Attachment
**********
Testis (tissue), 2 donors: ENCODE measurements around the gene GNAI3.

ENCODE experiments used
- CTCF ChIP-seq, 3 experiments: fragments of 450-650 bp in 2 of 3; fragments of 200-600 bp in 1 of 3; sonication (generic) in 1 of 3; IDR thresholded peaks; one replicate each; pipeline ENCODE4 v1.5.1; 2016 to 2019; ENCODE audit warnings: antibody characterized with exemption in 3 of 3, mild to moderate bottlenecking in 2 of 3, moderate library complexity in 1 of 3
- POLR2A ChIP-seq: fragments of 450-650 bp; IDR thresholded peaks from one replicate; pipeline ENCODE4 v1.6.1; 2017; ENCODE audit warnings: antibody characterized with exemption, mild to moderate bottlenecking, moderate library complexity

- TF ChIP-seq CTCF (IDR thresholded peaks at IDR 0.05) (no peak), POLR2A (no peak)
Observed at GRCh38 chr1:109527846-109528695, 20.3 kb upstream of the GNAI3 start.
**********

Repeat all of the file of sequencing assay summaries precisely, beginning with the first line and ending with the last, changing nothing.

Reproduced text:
Testis (tissue), 2 donors: ENCODE measurements around the gene GNAI3.

ENCODE experiments used
- CTCF ChIP-seq, 3 experiments: fragments of 450-650 bp in 2 of 3; fragments of 200-600 bp in 1 of 3; sonication (generic) in 1 of 3; IDR thresholded peaks; one replicate each; pipeline ENCODE4 v1.5.1; 2016 to 2019; ENCODE audit warnings: antibody characterized with exemption in 3 of 3, mild to moderate bottlenecking in 2 of 3, moderate library complexity in 1 of 3
- POLR2A ChIP-seq: fragments of 450-650 bp; IDR thresholded peaks from one replicate; pipeline ENCODE4 v1.6.1; 2017; ENCODE audit warnings: antibody characterized with exemption, mild to moderate bottlenecking, moderate library complexity

- TF ChIP-seq CTCF (IDR thresholded peaks at IDR 0.05) (no peak), POLR2A (no peak)
Observed at GRCh38 chr1:109527846-109528695, 20.3 kb upstream of the GNAI3 start.